AND, to make it even better, I finished my first peyote cuff bracelet thanks to a half dozen YouTube videos and about 6 hours of my time. AND it came out even better then I had hoped. So that's also good.

So, yes, the day turned out to not be so bad, again, trying to forget how much I spent of getting this computer fixed, but, it IS fixed, we have birds eating from the feeder, I finished my bracelet AND now Phil's home from work, so maybe go climbing and blow off some steam...

Sunday, November 3, 2013

How Did That Happen?

This blog post never made it to fruition. I was just browsing through some old posts and stumbled on this draft... it's from October 2010. Here it is.

I purchased my second vehicle last week. A 1995 Ford Ranger. Two doors, camper shell, manual. I would like to present David Douglas.

Here Fumie and I are sitting on the tail gate at Shelf Road, it's the only picture I could find of David.
My first car, a 1988 Toyota Camry was named by my dad. Lidia.  I bought Lidia from my friend Alyssa for $400. The back 2 doors didn't open but I thought, hey I always wanted a 2 door car. The speedometer didn't work, you just had to feel out what you thought 30 mph was or 70 mph was. Then the Avalon, yeah, my dad named her too, Phoebe. I went back to driving Lidia when the opportunity to but the ranger came along. When I bought the ranger I knew it needed a name pranto.

The name came after a visit to a pick-your-own pumpkin patch. Named after a dog.  The dog belonged to Jake the farmer, off of Hwy 34. Jake grows a lot of pumpkins, also veggies. Firewood... and apparently he naming genius when it comes to naming dogs. He named German shepherd David, now the name sake to my 95 Ranger. And the Doug just came naturally. David or Doug, both too good to be true, but with the help of my good and faithful friend, Cake, I mean Kate, we decided on David Douglas.

The Maiden Voyage

Last weekend I went on a spur of the moment trip up to Pingree. I wanted Ally to get her jollies out, as my dad says, and at the same time give myself a little vacation from the ranch. I packed haphazardly. Throwing everything into a box. Thinking.. humm... headlamp, check. Sleeping bag, check. Sleeping pad, check. Food, check. Warm clothes, check. With those few things I felt I pretty much had all my bases covered.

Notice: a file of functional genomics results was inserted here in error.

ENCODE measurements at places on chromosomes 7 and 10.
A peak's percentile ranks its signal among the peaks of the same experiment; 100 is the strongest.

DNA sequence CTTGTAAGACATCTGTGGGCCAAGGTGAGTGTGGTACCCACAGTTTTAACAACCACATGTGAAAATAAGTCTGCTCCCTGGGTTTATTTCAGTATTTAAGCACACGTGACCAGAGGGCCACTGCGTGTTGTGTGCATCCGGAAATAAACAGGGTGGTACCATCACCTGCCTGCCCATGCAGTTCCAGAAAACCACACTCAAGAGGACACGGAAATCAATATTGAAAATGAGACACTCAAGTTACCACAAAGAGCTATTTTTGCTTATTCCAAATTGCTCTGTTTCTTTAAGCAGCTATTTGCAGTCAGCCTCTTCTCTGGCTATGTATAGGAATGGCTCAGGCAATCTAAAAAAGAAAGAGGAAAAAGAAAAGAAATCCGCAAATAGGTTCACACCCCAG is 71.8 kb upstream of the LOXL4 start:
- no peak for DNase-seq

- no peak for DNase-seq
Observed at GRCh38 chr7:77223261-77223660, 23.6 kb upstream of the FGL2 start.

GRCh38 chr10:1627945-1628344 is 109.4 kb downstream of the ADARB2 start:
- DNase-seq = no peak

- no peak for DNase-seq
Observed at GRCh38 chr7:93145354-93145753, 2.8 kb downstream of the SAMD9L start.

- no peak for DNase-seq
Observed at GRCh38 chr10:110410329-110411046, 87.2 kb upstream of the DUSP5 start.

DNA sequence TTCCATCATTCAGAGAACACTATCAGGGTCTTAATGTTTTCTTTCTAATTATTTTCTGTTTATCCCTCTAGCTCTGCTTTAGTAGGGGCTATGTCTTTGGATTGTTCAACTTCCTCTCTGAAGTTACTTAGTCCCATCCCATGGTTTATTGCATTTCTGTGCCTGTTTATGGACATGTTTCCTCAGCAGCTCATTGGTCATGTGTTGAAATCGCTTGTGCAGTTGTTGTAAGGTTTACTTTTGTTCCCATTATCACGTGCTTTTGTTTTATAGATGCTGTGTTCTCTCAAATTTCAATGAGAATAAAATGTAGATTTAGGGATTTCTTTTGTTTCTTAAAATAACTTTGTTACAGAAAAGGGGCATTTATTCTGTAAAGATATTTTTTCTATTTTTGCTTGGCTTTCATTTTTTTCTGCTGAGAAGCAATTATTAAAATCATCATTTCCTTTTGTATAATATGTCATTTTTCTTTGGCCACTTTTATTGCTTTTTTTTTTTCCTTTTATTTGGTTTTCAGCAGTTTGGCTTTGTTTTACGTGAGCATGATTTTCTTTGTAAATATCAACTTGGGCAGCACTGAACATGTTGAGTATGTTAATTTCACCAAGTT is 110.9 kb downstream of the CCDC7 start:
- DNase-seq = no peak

I was anxious to get out of here since I wanted to arrive with some day light left to set up camp. I made one trip to the truck, throwing in my box, Ally, and my hiking boots. Came back to the Hillcrest Trailer, looked around. Went into my room to grab a pillow, I mean if you're going to car camp, you may as well, right? Did my final go around and loaded up.

It's a beautiful drive to Pingree. Up through Buckhorn Canyon, left on 44 and about an hour later your looking at the Mummy Mountain Range.

I don't know how it happened, even with all that looking around, I forgot the box of food. Yes, all of it, well, all I had was a little beef jerky AND Ally's dog food (at least I brought that).

After a really rough night,* I called the day at Cirque Meadows, totaling a womping 6 miles. Prematurely headed back to the Ranch, and took a nap and ate some food. 

Well worth it? Always.

The rough night, it was the roughest night. In October it's already quite cold up in the mountains so Ally and I were seriously bundled up in out sleeping bags. I had on multiple layers of clothes and was totally cinched into my mummy bag. We were sleeping in the back of my truck, which you can't lock the shell, and were feeling really vulnerable. I was thinking, if someone wanted to come in here and give us a hard time, I would be totally trapped... well while we were going to sleep, we could hear some people a few sites down blasting Nine Inch Nails and System of a Down... not the most enchanting music to fall asleep too... and it just left me thinking, what if those are the people that I'm worried about and what if they decide to give me a hard time?